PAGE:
Teach English in ZhAxia Zhen - Suqian Shi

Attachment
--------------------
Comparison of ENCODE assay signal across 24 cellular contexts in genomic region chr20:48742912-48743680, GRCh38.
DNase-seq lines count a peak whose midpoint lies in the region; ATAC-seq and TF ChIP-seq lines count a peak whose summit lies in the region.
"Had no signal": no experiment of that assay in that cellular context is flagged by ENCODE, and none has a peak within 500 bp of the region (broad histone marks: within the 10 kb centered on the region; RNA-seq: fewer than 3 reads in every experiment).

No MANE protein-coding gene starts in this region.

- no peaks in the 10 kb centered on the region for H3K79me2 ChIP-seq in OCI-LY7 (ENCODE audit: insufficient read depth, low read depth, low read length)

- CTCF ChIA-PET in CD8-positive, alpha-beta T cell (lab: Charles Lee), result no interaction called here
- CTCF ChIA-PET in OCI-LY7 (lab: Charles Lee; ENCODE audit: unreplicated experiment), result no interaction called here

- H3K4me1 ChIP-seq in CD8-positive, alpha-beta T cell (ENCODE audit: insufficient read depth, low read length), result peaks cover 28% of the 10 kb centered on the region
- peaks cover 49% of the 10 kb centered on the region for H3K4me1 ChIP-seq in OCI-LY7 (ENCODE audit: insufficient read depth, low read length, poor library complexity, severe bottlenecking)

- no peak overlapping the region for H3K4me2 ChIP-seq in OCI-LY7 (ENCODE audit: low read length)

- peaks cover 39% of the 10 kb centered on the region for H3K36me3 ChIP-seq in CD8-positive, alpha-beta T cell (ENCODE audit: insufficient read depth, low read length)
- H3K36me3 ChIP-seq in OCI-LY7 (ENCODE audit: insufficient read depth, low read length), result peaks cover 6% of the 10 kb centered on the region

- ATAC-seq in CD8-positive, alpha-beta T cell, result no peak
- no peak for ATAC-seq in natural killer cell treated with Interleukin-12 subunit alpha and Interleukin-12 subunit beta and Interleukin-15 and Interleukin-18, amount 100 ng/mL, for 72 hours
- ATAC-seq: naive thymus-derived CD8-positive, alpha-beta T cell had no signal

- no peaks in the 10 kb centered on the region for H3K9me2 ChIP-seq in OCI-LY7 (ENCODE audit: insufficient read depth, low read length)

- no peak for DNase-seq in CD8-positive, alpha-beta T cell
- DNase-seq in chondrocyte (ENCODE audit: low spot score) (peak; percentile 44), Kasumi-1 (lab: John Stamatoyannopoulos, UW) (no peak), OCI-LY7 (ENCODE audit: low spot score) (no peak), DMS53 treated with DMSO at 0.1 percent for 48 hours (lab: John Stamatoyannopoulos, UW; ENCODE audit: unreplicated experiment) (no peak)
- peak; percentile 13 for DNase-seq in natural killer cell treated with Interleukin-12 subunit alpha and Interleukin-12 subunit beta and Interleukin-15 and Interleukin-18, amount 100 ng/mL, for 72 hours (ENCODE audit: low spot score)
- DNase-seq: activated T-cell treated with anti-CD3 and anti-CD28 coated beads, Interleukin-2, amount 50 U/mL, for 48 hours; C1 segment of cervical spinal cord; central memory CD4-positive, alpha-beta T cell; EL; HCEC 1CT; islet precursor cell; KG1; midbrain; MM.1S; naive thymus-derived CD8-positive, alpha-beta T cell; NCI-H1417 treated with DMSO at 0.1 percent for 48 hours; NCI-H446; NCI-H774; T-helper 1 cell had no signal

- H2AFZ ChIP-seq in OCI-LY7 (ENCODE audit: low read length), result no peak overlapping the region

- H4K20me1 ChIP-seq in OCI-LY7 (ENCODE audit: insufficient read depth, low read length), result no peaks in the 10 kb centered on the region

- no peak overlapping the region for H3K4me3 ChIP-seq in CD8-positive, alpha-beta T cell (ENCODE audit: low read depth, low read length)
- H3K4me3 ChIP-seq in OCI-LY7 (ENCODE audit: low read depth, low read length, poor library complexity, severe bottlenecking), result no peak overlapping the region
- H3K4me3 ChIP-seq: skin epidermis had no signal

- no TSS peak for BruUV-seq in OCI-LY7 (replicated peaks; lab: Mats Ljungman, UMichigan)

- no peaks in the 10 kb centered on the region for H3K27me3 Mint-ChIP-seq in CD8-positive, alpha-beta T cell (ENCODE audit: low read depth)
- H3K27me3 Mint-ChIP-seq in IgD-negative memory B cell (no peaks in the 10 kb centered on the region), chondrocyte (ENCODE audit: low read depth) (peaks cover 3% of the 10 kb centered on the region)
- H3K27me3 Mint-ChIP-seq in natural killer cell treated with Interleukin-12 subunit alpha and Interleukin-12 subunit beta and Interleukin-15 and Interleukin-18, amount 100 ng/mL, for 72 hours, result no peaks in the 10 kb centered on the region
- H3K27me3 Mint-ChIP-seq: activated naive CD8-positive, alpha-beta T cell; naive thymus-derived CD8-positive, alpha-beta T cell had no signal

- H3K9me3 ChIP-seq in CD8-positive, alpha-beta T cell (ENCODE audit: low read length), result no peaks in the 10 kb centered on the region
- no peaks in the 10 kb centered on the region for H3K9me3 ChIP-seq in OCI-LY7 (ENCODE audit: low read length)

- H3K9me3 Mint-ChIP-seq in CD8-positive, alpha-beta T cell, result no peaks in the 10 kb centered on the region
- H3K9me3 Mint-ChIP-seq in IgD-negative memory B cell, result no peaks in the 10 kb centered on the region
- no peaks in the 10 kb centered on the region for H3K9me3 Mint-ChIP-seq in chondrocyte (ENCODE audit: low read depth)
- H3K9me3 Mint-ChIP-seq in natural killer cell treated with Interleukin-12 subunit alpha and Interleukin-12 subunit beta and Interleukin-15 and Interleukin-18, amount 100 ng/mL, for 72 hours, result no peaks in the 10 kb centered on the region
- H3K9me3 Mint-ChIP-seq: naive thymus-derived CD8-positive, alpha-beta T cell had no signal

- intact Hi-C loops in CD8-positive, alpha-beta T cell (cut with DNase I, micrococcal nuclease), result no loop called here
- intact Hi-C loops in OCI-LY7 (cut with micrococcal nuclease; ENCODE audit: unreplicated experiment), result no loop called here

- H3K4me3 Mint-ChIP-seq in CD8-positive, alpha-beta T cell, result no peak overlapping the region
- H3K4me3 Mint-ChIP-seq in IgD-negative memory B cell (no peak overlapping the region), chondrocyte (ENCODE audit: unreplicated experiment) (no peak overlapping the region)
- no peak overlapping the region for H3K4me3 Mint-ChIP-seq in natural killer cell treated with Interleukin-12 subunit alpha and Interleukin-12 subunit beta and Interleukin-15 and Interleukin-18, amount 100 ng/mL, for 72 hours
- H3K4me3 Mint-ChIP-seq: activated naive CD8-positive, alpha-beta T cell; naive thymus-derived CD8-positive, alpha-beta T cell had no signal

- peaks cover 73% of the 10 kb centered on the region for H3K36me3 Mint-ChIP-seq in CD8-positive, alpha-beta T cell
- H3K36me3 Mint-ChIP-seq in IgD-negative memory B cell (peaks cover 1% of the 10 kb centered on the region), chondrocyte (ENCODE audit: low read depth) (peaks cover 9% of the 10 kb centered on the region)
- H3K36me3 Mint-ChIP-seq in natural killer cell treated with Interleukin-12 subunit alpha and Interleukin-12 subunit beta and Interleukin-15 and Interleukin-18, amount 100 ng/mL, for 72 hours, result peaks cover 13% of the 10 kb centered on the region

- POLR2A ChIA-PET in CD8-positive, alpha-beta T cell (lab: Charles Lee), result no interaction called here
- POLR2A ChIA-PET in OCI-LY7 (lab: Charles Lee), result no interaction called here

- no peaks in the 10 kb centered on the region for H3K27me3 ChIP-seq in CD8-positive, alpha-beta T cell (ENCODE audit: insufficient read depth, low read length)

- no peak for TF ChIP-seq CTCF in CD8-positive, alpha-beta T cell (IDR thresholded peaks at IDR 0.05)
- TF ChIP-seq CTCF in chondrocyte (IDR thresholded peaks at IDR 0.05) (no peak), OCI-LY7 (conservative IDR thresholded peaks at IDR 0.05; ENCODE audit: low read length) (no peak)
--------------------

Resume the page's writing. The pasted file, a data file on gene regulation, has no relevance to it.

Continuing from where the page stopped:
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Teaching styles in their most basic form exist because people have various styles in which they prefer or feel most comfortable learning through. Teaching Styles are primarily focused on the student, although, demographics, teacher preferences and subject matter all come into play when teaching. Often teachers need to be mindful of overteaching with their preferred style(s). To implement only one style is a natural tendency because teachers subconsciously operate on the misconception that the style they are most comfortable with is the most effective for everyone. Grasha (1996) suggested that teachers have various roles in the classroom and through these styles are able to achieve the most effective results. Knowledge of these styles could help teachers better understand teaching, make more informed choices among alternative ways to teach and help identify the parts of their teaching that are either helpful or problematic. Grasha (1994, p.142) describes styles as being multidimensional and often effect various students in the classroom. He says: “Style also was multidimensional and affected how people presented information, interacted with students, managed, classroom tasks, supervised coursework, socialised students to the field and mentored students.” As afor mentioned, teachers have prefered teaching styles, however, the quality of the learning encounter demands that a teacher effectively and fluently adopt a variety of styles to correctly accomodate the student(s) needs. Grasha (1994) through extensive study with university teachers, workshop partakers and seminars, proposed five set teaching styles. The expert style, formal authority style, personal model style, facilitator style and the delegator style. Through his research he found it nigh impossible to designate a single style to a teacher and thus prompted the styles to be used interchangeably. He says that: “Although it might be tempting to place teachers into one of “five boxes,” my initial observations suggested that such attempts at parsimony were premature. Instead, it became apparent that all teachers possessed each of the qualities described in table 1, to varying degrees. In effect, each individual style was like a different color on an artist’s palette. Like those colors, they could be blended together.” Since the style’s genesis they have undergone significant remodelling and adoption through social, cultural and technological progression to fit our modern day teaching styles and classroom. Now referred to as, the Authority Style, the Delegator Style, the Facilitator Style, the Demonstrator Style and the Hybrid Style. The Hybrid style, also known as the blended style was introduced in the early 2000’s for web-based online approaches, media and tools (e.g. textbooks) and in e-learning environments (Kilmova, Kacetl, 2014). Teaching styles, since their implentation have played a key role in a teacher's repitore. However; teaching styles can be utilised for more than just the cotempory classroom. They can be applied to various forms of academic teaching, for examaple, tutoring, Game-based learning, Kinesthetic etc...With tutoring, the style utilised is primarily dependent on the individual student. Grasha (2002) describes teaching one-on-one as that of a dance. That it is the job of the teacher to lead (i.e., employ a particular style) and of the student to either follow or resist. It is through this ‘dance’ of styles that eventually produces an equilibrium point where both partners are able to function effectively. Unlike tutoring, the contemporary classroom is full of different students and therefore a great number of various learning styles. It is virtually impossible for the teacher to match all of the students and therefore must implement one style based off of environment and subject matter. Using one style is problematic, but the most optimal in this circumstance. As the teacher grows in their ability to manage close and professional encounters with their students, they will learn more about what guides and directs their actions Grasha (2002). With any form of teaching, environment and atmosphere are crucial to teacher-student interactions. For example, seats bolted to the floor in a traditional classroom may discourage small group discussions. In much the same manner, as humid or cold environments. Lack of privacy for discussion, frequent interruptions, uncomfortable seating and other adverse environmental factors affect the quality of teacher-student interactions Grasha(2002). In turn, this impacts certain styles and often renders them difficult to use. A quiet, well sustained environment is a necessity for classroom teaching. The student's learning style directly affects and molds the style which the teacher should use. If the student(s) fail to comprehend the content taught, then their learning requirements have not been met and thus falls on the teacher to adapt their style correctly to support the learning processes. Through this 'dance' of styles an equilibrium between teacher and student(s) is met producing the most effective learning experience. References Grasha. A. F. (1994)A Matter of Style: The Teacher as Expert Formal Authority, Personal Mode, Facilitator and Delegator. College Teaching, Vol 42, No.4 (Fall, 1994) pp.142-149. Heldref Publications. Grasha A. F. (1996) Teaching With Style, A Practical Guide to Enhancing Learning by Understanding Teaching and Learning Styles. University of Cincinnati, San Bernardino, California. Alliance Publishers 1996, 2002. Grasha A. F. (2002) The Dynamics of One-on-One Teaching. EBSCO Publishing 2002. Klimova. B. F. & Kacetl. J. (2014) Hybrid Learning and its Current Role in the Teaching of Foreign Languages, pp. 477-481.University of Hradec Kralove, Czech Republic. Elsevier Ltd 2015. Citations Grasha. A. F. (1994)A Matter of Style: The Teacher as Expert Formal Authority, Personal Mode, Facilitator and Delegator. College Teaching, Vol 42, No.4 (Fall, 1994) pp.142-149. Heldref Publications.